You're Hired!

A number of years ago I decided to try the “9-5” routine and stepped away from my self-employment world.  I was in my mid 50’s at the time. I was excited about the position as I was convinced I was a match for the job. Sitting in the reception area, well groomed and looking very much the part for the job,  a young woman walked over to the receptionist. She was directed my way and as she approached I saw the expression on her face change just a bit and as I stood to shake her hand she apologized and told me the position was filled. I had confirmed my appointment with her before I left my house just a short time prior to my appointment and the only category that “discrimination on sight” would apply was age.

Age Discrimination exists in the work place. According to AARP 44% of older job applicants are asked questions to reveal their age, such as date of high school graduation. We can fight it and hopefully one day it will change. People will realize the benefits of older experienced workers and see value in us. In the meantime, how do you pay the bills?

 Hire yourself!  Create a job that is a match for your skills!

You will need to be creative in ways you haven’t been in the past.  Begin by looking at your skills and talents. What were the skills that you excelled on in your last job? Have you volunteered and managed projects for non profits? What are your hobbies? Look at those skills from the point of view of how they can be of value to someone else.

Often we take for granted our skills. What we think is an easy task can be an unmanageable one for someone else. I learned to sew as a teenager and continue to this day. I cannot tell you how often I am asked to perform small tasks for friends and family . Sewing skills is a lost art for younger folks.  Hemming a pair of pants or altering clothing can be a great value to someone who has no idea how to thread a needle. I have been asked by woman to teach them how to use the sewing machine they inherited from their mom as they have no clue how to use it.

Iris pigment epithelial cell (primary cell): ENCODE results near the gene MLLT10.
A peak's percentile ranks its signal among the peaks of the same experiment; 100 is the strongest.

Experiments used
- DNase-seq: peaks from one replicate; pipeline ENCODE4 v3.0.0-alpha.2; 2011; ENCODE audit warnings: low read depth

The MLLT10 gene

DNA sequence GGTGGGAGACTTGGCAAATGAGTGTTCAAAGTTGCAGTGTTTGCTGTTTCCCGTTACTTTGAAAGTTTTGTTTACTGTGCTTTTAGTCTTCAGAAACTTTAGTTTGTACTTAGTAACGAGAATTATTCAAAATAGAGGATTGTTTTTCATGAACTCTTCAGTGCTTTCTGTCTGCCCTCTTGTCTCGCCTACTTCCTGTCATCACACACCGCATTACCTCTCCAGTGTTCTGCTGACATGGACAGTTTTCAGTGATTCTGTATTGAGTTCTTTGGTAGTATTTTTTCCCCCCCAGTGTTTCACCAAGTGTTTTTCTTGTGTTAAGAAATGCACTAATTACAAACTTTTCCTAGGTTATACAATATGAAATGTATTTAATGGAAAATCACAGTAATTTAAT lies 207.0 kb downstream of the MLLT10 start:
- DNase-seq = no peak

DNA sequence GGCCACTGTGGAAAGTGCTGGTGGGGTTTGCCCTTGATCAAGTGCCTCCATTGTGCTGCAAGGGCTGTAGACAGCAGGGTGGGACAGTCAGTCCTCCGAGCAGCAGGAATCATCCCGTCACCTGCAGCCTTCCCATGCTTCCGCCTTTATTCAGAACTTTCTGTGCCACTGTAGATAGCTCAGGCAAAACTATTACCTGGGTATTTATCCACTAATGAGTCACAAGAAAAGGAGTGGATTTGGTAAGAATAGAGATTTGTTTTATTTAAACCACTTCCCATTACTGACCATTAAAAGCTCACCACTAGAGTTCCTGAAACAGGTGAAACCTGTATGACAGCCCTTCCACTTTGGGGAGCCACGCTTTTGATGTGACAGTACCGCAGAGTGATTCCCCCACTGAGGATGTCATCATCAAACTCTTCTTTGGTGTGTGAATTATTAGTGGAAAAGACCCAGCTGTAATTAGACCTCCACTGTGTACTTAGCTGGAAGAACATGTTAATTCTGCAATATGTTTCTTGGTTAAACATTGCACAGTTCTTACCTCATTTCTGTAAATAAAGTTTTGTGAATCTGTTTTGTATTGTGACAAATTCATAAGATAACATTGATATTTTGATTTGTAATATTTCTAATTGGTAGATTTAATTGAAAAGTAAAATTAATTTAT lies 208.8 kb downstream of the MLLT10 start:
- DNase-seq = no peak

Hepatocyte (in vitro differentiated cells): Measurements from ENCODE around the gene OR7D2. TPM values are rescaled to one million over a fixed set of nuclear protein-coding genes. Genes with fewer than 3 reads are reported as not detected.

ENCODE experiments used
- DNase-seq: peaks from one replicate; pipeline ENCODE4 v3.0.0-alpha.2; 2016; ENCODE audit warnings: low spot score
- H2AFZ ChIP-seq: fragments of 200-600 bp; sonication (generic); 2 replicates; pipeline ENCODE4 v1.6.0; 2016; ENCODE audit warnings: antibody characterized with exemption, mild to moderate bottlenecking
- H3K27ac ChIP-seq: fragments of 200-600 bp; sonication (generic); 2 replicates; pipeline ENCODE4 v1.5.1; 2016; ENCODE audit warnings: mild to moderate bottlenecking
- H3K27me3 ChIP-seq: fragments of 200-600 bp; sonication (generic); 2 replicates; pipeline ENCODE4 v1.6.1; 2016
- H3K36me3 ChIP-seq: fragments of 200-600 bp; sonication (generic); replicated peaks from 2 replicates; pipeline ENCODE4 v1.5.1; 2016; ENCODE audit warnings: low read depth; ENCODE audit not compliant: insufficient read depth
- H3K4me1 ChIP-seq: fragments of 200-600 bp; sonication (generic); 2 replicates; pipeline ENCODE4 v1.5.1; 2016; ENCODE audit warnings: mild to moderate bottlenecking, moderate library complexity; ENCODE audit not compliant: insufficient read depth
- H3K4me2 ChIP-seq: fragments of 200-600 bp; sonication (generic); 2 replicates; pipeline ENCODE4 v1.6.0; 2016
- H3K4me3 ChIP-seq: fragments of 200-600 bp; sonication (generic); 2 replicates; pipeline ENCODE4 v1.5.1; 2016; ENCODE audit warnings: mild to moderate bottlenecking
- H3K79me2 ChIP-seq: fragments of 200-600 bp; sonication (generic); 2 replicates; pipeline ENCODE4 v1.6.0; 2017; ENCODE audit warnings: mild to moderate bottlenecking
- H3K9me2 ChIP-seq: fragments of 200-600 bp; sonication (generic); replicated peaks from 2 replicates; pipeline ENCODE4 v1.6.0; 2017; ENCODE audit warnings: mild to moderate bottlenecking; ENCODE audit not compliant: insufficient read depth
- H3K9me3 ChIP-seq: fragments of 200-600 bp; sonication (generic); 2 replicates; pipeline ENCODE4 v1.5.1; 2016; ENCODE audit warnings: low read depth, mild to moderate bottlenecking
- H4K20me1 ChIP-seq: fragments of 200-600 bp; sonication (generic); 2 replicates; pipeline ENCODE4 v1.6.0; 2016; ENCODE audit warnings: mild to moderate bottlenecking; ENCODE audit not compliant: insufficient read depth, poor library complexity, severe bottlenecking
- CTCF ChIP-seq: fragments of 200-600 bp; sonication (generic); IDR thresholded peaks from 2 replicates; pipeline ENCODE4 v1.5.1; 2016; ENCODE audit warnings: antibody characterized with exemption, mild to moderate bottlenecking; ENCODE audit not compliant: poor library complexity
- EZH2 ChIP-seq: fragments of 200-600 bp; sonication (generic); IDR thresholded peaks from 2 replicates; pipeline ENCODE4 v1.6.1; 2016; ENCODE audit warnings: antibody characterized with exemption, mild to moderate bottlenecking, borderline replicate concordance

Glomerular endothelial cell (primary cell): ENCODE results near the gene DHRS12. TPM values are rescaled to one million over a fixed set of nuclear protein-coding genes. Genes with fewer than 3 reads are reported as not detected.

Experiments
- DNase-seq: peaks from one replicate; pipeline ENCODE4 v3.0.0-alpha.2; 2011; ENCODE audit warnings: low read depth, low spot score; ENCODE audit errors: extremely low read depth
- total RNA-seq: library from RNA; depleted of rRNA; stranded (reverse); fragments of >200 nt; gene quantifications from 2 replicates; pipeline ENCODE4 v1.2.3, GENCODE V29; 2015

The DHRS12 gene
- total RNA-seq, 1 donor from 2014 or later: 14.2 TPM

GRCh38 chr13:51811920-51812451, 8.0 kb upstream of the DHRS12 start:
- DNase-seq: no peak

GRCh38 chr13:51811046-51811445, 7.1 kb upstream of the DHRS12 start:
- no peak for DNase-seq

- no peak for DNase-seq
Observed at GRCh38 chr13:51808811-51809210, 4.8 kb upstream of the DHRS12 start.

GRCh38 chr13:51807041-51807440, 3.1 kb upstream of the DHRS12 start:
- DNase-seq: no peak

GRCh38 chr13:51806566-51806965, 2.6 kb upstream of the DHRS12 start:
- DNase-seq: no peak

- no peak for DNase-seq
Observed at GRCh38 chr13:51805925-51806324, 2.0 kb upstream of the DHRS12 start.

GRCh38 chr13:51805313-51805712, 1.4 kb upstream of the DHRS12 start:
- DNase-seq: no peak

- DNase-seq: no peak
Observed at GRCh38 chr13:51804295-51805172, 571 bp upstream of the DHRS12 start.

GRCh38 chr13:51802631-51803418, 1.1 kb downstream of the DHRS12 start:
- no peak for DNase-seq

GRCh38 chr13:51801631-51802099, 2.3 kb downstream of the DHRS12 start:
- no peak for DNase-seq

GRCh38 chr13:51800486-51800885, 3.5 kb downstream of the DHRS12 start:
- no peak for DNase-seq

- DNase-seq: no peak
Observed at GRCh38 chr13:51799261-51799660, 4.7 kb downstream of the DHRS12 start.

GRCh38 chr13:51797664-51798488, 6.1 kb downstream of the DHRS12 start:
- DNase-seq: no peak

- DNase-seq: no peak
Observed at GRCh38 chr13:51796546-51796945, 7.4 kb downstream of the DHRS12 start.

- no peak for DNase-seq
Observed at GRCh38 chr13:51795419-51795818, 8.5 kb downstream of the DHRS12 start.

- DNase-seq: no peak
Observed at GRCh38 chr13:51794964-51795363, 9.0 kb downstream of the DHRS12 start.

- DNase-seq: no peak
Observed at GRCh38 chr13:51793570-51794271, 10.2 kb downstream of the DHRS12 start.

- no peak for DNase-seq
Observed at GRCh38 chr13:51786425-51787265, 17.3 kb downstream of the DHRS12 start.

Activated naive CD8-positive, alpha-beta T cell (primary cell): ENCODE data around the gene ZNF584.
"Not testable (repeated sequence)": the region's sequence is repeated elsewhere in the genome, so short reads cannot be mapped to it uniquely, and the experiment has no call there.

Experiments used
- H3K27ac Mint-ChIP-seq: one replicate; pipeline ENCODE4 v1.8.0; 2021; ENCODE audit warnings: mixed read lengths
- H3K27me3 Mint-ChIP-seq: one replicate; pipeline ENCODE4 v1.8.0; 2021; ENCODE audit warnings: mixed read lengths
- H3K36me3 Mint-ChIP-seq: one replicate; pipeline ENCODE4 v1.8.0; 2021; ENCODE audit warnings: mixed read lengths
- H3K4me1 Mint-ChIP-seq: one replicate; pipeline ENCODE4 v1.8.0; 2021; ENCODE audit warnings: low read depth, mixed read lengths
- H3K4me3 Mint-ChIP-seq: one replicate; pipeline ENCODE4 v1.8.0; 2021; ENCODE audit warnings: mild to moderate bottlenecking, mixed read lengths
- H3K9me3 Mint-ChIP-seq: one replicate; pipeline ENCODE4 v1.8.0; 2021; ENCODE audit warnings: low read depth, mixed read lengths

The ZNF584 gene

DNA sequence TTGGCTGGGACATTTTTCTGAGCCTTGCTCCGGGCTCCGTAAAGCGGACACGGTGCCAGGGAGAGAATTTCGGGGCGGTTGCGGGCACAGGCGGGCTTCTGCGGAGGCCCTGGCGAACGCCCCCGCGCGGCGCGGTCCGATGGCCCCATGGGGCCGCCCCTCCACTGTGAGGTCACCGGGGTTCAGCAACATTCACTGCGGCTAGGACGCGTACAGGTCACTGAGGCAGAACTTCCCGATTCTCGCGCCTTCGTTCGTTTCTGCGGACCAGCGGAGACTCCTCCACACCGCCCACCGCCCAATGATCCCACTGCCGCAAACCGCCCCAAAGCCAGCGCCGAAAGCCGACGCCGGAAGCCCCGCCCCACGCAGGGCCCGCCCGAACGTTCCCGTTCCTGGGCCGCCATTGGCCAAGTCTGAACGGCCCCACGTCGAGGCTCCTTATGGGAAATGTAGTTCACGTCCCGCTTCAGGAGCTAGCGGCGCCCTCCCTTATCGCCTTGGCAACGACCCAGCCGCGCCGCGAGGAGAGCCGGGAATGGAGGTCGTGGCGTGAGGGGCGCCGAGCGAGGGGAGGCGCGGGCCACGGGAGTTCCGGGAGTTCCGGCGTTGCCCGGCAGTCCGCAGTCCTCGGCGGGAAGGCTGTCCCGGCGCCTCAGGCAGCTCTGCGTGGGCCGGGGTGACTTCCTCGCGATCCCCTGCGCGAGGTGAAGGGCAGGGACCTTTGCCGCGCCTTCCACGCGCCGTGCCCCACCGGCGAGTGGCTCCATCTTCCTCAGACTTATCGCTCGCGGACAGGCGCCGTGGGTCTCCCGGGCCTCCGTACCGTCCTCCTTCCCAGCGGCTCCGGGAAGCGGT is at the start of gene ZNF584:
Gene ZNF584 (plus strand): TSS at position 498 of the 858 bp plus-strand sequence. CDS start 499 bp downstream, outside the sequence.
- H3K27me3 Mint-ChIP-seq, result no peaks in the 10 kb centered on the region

Here are a few ideas to help you figure out a way to begin making some money.

You can still continue to send out the resumes but this will keep your spirits alive, give you purpose and yes help pay those bills!


  • Sewing: from sewing on buttons, hemming pants to bridal gowns,there is a need for this lost art.


  • Culinary: The market is saturated with home delivery meals but that may not be for everyone. Local catering or simple meal preparation has its place in the market.


  • Gardening: Not everyone knows how and when to plant those flowers and understand the care and upkeep. If gardening is your passion there are many folks who would love your expertise.


  • Babysit/After school care: Many working families need help with the kids after school. Working parents often need someone to help with errands and household chores.
  •  Urber/Lyft drivers:
  • Pet sitting
  • Small bookkeeping at home

Are you good on the computer-offer to help those who aren’t. I would love to pay someone to come in once a week and work with my husband on the computer.

Once you have decided on the skill you will turn into a business, look for support. There are  many local organizations designed to guide start ups.

A popular program is The SCORE Association, supported by Small Business Association., SCORE is a nonprofit association of thousands of volunteer business counselors throughout the U.S. and its territories.

SCORE members are trained to serve as counselors, advisors and mentors to aspiring entrepreneurs and business owners. There are many ways you can connect with SCORE and get free business advice.

If you have been an employee most of your life you will most likely view entrepreneurial ship a risk. Yes it is, but actually being an employee is a risk as well.

Social media today makes it quite a bit easier and it is great deal less expensive to get the word out. Do not think however that just setting up a Facebook page or a web page is all that you will need to do. You will need to personally get out there and let everyone know about you and your new business.  Join the local Chamber of Commerce and attend their events. Join as many social and business groups that time permits. Membership fees are usually minimal amounts.

Trust yourself and your skills and just do it!

Epilogue: I did eventually find a job but hated the politics of the company. I eagerly returned to my entrepreneurial work style.

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